Polaris Industries (NYSE:PII) has performed amazingly as a stock, soaring more than tenfold from its lows during the recession of 2008 and 2009. Yet over the past couple of years, Polaris has lost a lot of ground, giving up even larger gains as the company paced operational difficulties. Going forward, bullish investors optimistic that Polaris can get over its problems and return to its impressive growth trajectory. In particular, the following three catalysts could help Polaris regain lost ground and start climbing again.

1. Quality control efforts could finally result in fewer recalls

The biggest single issue that Polaris has had to deal with lately has been a big increase in the number of recalls of its products. The most recent recall involved 35,000 ATVs sold in Australia, New Zealand, and Europe, but many other recalls have affected sales of its Slingshot three-wheel motorcycles, RZR off-road vehicles, and Indian motorcycles. Adding insult to injury, the company recently had to rerecall certain models because the proposed repair from the initial repair was insufficient to resolve the problem. Safety issues have also led to litigation and other potential hazards for Polaris.

Polaris understands the seriousness of the situation, and it is working hard to improve its internal quality control. As CEO Scott Wine explained during last quarter's conference call, "We continue to strengthen our capabilities to deliver the level of performance our stakeholders demand. We have the fundamentals in place, and the global product and safety and quality team continues to improve our processes and our procedures." If those efforts eventually lead to fewer recalls, then the stock should climb back from its recent recall-induced losses.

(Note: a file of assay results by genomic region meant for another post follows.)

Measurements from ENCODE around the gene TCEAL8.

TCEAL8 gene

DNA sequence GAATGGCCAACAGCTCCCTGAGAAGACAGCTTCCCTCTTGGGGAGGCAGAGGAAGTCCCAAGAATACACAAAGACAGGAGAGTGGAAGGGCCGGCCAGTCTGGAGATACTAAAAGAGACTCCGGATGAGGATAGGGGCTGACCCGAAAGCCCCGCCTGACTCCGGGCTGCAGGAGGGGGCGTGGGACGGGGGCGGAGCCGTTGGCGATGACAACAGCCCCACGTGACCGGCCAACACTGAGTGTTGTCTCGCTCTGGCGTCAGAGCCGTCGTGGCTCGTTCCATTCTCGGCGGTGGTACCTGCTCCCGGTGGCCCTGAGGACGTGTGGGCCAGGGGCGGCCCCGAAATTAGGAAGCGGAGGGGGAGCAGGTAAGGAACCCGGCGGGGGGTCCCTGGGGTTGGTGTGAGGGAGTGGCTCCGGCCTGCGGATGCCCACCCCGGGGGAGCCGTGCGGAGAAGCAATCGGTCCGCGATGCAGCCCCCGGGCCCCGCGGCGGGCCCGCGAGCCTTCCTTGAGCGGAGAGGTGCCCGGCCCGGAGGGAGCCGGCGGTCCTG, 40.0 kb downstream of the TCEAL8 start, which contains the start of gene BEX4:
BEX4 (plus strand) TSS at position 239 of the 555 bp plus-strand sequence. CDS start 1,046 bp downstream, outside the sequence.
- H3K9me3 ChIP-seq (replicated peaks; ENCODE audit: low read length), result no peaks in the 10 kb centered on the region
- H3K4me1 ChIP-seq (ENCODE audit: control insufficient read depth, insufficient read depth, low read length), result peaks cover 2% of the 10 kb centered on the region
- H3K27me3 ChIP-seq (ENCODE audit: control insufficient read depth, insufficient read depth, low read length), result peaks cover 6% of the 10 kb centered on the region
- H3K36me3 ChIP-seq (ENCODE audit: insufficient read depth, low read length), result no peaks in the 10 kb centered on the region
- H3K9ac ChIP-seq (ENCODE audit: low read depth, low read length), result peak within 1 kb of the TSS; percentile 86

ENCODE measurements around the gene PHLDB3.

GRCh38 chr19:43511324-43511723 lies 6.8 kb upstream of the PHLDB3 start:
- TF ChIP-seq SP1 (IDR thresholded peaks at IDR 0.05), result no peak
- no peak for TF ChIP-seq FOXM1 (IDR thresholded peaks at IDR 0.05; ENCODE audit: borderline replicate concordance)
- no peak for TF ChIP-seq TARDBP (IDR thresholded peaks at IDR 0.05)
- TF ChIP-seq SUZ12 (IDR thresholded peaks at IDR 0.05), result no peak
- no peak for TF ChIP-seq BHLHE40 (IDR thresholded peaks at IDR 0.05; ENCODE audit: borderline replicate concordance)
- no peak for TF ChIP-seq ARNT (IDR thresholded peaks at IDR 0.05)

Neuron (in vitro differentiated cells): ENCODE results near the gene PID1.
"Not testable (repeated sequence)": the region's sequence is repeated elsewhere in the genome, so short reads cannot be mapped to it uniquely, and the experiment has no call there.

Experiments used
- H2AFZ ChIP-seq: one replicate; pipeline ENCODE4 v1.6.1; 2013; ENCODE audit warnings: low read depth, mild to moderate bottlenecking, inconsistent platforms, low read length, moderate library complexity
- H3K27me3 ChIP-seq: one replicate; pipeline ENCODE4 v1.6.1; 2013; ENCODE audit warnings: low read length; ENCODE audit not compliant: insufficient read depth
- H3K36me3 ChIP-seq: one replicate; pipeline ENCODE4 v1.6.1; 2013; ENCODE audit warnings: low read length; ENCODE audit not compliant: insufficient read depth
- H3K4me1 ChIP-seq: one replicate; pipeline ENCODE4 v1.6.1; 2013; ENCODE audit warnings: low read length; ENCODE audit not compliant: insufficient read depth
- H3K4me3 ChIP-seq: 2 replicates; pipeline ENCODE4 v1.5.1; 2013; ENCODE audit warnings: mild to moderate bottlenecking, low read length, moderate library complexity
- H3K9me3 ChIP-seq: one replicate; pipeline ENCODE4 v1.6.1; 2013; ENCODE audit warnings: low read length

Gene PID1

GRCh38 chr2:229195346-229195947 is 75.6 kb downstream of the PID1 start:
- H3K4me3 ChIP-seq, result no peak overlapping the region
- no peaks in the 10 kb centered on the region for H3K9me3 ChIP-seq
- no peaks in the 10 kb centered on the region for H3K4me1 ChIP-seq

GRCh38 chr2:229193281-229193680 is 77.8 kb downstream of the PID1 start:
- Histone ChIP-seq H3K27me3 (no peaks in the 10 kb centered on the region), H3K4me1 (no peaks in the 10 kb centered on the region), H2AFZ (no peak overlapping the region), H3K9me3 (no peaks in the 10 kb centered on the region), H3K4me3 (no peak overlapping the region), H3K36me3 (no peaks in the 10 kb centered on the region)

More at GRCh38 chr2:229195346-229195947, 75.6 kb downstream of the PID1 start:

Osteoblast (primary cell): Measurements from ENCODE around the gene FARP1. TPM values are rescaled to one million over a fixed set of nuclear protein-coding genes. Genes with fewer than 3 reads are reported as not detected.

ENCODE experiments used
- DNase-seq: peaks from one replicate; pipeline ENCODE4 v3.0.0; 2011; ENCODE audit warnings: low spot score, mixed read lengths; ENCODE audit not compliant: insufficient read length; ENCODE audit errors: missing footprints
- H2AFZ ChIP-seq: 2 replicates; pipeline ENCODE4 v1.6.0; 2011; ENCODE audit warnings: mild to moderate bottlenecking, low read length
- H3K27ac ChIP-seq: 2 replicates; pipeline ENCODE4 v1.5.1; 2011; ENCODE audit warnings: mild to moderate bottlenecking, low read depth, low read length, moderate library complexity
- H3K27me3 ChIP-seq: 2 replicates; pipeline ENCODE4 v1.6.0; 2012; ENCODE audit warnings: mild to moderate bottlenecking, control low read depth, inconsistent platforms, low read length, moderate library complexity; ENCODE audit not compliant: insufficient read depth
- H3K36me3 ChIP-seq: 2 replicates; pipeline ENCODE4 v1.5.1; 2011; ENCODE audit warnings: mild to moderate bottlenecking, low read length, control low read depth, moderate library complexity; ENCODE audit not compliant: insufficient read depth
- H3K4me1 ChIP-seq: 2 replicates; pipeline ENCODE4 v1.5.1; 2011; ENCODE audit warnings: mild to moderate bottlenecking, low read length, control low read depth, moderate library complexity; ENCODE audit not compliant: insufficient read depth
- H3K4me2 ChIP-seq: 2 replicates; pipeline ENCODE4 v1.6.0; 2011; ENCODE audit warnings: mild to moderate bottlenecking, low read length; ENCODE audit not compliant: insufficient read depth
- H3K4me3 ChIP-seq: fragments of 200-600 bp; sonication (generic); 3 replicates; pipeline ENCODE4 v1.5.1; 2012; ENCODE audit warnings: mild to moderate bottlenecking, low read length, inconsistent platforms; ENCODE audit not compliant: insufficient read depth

Polaris Slingshot model.

Image source: Polaris Industries.

2. Greater adoption from younger generations

One strength that Polaris has had historically is that its customers have tended to be relatively well-off with disposable income to spend. Indeed, when Polaris chose to get into the motorcycle market, one of the reasons it stated was that a majority of its customer base were baby boomers. From a longer-term perspective, however, appealing only to boomers could be disastrous if Polaris can't pivot when that generation ages to such an extent that it doesn't want its products anymore.

Polaris could learn a lesson from the recreational vehicle industry. For years, RVs had a reputation for being something that only baby boomers would appreciate. More recently, though, RV manufacturers have successfully built up their appeal to younger customers. Although the short-term impact has been a hit to margins as entry-level RV sales have less built-in profit than more decked out, highly marked-up products, RV manufacturers hope that these younger customers will eventually graduate to models that will lead to repeat business and wider profit margin going forward. With a wide range of products that can appeal to younger consumers, finding ways to bridge the gap and sell to millennials would go a long way toward ensuring Polaris' long-term future.

3. A sooner-than-expected dividend increase

Amid all of its recent difficulties, Polaris has put together a strong long-term track record of dividend success. The company made its 22nd consecutive annual dividend increase earlier this year, boosting its payout by more than 5% to $0.58 per share. That gives Polaris a solid yield of 2.6%.

Most investors don't expect much more from Polaris in the dividend arena because of the hit to earnings that recall-related costs have on its overall income. Currently, Polaris has a payout ratio in excess of 90%, and that precludes sustained dividend increases beyond minimal levels. Yet if earnings are poised to rebound, then a larger dividend would be sustainable. Making that move now rather than waiting until early 2018 could send the message that Polaris is confident in its future.

Polaris stock has climbed considerably over time, and bullish investors are certain that it will again. Despite its recent woes, Polaris has opportunity to regain lost ground and make shareholders happy once again.